The town of Sarno, the largest municipality in the area, is situated at the foot of Monte Saro, a spur of Pizzo d’Alvano, part of the sub-Appennine ridge in Campania. There are traces of human settlement from prehistoric times, in the Bronze and Iron Ages, remains of an Italic sanctuary from the hellenistic period and a number of villas and other sites dating from Roman times. The town itself began to form in the early Middle Ages, in association with the castle on the slopes of the Saretto, and with other nuclei at Foce, Episcopio and S. Vito. In the course of time it incorporated other appendages, expanding the historical centre with its typical spindle shape straddling the ancient Roman road Via Popilia (known to locals as the Tabellara), which ran from Capua to Nocera and on to Reggio di Calabria.

 The visit begins from the modern day town centre, in Via del Rettifilo (Corso Amendola), near the station of the Circumvesuviana railway. At the top of the Corso, at the junction with what is now the high street (the elongated via Matteotti), which runs parallel to the historical centre and includes the public gardens, stands the Municipio (Town Hall), a 19th century building in the eclectic style next to the site of a Franciscan monastery of which only the Cloisters and Church of S. Francesco remain; this large building dominates the town and overlooks the square with a monument to M. Abignente by Amendola. From the Municipio, walk to the left across vie Fabricatore and Laudisio, with numerous residences of the nobility from modern times and associated chapels as well as elongated courtyards round which the lower classes lived. 

This brings you to corso Umberto and the Villa comunale, 19th century public gardens featuring mineral springs. From here you can go on up to the wooded zone of S. Vito, with the medieval church of S. Vito and 19th century country villas. In the hamlet of Lavorate, with its typical farmsteads and courtyards and the 19th century parish church of S. Maria delle Grazie (now abandoned), you come across the springs of S. Marina; the road continues to Nocera Inferiore.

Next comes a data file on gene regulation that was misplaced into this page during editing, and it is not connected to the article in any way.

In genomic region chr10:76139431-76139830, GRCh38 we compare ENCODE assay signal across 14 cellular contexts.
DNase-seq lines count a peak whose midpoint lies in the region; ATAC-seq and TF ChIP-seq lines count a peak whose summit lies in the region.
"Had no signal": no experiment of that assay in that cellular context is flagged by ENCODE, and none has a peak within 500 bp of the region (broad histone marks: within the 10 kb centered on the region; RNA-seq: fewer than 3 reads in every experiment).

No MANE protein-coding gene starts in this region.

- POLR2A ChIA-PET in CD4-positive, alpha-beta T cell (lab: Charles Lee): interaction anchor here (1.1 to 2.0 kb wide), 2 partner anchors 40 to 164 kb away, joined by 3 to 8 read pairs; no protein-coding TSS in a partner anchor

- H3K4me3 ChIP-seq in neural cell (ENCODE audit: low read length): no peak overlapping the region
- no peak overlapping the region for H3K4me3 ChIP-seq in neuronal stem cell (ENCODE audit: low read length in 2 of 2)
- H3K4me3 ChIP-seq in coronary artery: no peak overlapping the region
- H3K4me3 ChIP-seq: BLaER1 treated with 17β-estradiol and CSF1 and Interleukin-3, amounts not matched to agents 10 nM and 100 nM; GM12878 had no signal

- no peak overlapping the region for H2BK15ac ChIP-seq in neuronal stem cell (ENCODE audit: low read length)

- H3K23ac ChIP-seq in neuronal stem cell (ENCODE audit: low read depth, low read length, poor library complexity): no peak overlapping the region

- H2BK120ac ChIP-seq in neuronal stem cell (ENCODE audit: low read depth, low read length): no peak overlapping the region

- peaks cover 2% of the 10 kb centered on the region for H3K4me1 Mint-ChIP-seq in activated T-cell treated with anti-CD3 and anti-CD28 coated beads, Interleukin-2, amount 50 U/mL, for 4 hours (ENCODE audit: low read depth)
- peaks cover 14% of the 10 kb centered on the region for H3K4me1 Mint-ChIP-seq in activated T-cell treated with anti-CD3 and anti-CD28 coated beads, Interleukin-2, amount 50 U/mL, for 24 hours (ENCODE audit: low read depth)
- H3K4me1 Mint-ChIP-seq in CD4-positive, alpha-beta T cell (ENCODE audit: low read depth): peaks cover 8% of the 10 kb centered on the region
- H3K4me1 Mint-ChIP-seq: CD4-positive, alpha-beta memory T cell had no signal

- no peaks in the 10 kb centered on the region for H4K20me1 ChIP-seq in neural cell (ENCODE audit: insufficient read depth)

Retracing your steps to corso Umberto, you find yourself in piazza Croce, at the start of via Lanzara, featuring the impressive Villa Del Balzo, with an ample garden. Go up via Cavour to Palazzo Capua (designated for the future Town Museum) and the adjacent piazza Capua, with the Congrega of the Immacolata and sanctuary of the Madonna delle Tre Corone standing opposite each other. From here you can go up via S. Martino towards Monte Saro and continue towards the Municipio and Terravecchia along via Mazzini.
From the Municipio go left down via de’ Liguori, also lined with residences and with sideroads leading down into the Terravecchia quarter. You come to piazza Garibaldi, the ancient market, with around it the Palace of the feudal lord, the fountain dei tre cannuoli linked up to the nearby springs of rivo Palazzo and the entrance to the D’Andrea mills. Beyond this, along corso Vittorio Emanuele, there is the 19th century industrial zone with the former Sugar works (on via Roma) and Buchy mills, stretching down to the FS railway station, the bottom end of the town on the road leading to Striano and other Vesuvian towns.
From Piazza Garibaldi you can go up the rampe Terravecchia to the Terravecchia quarter built over the medieval walls inside the circuit of walls linked to the castle above (reached from the nearby via S. Giovanni). Here there are the remains of the Convent of S. Domenico and Church of S. Matteo, in picturesque locations on the hillside, like most of the houses in this quarter.Once back in piazza Mercato, you go along via Abignente, the main thoroughfare of the quarter del Borgo, coming to the churches of S. Andrea, S. Giacomo (chapel of palazzo Abignente, on the corner of via S. Giovanni) and S. Teodoro, opposite the façade of the 16th century Seminario (completely restructured).
At the end of this street, the road goes on to Nola following the ancient Via Popilia; if you turn back up viale Margherita you get to the hamlet of Episcopio. Its main street, via Duomo, features several 18th century residences, culminating in piazza del Duomo with the former Cathedral of S. Michele, an outstanding 17th century building, behind which stands the palazzo vescovile and, set back to the left, the Congrega of the Ss. Sacramento.
From piazza Duomo go down via Milone, alongside the zones of Curti and Figura, and then along via Tuostolo to the hamlet of Foce. Here there are the remains of the Hellenistic-Roman Theatre, itself built over an Italic sanctuary, and a little further down the Sanctuary of the Madonna di Foce, a 17th century church with medieval frescoes, built near the main source of the River Sarno.